The keywords and syntax that you enter into a search form. With this expression, you ask a search tool to seek relevant documents in a particular way.
The rectangular pane or oblong box that appears on the home pages of most search tools. In this space, you enter a search expression.
Software that you are allowed to download and try for a specified period free of charge. If you continue to use the program after that time, you are expected to pay a usually modest fee to continue using the product legally.
An optional portion of an email message consisting of information about the sender such as his full name, mailing address, phone number, etc. The signature is stored in a file and automatically included with each message.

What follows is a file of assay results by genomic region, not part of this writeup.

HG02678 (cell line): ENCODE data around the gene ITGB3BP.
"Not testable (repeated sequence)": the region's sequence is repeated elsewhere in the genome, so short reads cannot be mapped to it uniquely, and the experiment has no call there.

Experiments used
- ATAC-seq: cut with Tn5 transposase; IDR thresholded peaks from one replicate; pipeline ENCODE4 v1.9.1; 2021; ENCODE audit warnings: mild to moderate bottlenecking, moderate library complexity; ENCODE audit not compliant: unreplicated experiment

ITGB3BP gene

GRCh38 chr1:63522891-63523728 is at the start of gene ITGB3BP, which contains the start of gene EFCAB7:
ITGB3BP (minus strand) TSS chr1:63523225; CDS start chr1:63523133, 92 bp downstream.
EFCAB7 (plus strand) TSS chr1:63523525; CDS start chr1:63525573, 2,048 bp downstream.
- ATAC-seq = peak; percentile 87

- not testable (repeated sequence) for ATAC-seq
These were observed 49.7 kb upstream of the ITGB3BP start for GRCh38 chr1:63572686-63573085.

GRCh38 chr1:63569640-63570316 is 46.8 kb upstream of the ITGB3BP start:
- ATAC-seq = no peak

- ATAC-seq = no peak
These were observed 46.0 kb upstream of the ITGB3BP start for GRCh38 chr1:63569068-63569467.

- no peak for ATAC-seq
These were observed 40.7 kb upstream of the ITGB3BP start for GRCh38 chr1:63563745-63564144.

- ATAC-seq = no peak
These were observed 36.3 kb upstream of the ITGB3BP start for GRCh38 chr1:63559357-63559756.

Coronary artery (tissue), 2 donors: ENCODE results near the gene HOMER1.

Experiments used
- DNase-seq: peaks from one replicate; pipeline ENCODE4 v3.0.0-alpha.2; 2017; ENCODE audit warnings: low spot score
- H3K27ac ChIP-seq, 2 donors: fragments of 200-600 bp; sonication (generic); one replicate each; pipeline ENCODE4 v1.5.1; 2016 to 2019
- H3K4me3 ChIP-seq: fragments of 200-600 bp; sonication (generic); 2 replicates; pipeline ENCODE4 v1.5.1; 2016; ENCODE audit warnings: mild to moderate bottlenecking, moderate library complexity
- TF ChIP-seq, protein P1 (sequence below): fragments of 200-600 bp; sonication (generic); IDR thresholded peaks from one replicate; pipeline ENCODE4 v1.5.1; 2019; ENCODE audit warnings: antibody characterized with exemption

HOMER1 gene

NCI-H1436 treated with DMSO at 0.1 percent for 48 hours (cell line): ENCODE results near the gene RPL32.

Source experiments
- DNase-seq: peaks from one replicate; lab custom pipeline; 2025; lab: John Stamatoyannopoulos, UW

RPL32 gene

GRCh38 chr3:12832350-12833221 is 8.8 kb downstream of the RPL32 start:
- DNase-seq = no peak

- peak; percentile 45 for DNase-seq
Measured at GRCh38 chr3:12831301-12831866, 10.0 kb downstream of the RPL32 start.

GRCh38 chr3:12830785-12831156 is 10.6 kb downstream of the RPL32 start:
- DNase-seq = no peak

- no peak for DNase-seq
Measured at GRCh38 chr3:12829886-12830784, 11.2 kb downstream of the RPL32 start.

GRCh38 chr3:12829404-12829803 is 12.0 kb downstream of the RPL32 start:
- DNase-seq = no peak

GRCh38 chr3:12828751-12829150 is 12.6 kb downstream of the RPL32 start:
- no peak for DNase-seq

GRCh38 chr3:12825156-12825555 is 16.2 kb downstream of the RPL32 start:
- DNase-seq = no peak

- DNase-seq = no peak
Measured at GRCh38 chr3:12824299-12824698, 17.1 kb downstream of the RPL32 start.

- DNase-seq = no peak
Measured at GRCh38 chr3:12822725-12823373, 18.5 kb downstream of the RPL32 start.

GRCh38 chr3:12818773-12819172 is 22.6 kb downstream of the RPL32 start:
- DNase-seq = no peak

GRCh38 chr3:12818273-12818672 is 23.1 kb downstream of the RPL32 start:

The emoticon used to denote a smile, a grin, or a joke. Two common forms of this emoticon are :) and :-).
SMTP (Simple Mail Transfer Protocol)
The Internet standard protocol used to transfer electronic mail from one computer
system to another.
The text file that contains the HTML tags for a Web page. A browser reads the source for a Web page from this file and then, using the HTML tags, displays the Web page.
Unwanted and unsolicited email. The electronic equivalent of paper junk mail.
A self-contained index that is searchable and available on the Web. Items in specialized databases are often not accessible through a keyword search in a search engine.
A computer program that travels the Internet to locate Web documents and FTP resources. It indexes the documents in a database, which is then searched using a search engine (such as AltaVista or Excite). A spider can also be referred to as a robot or wanderer. Each search engine uses a spider to build its database.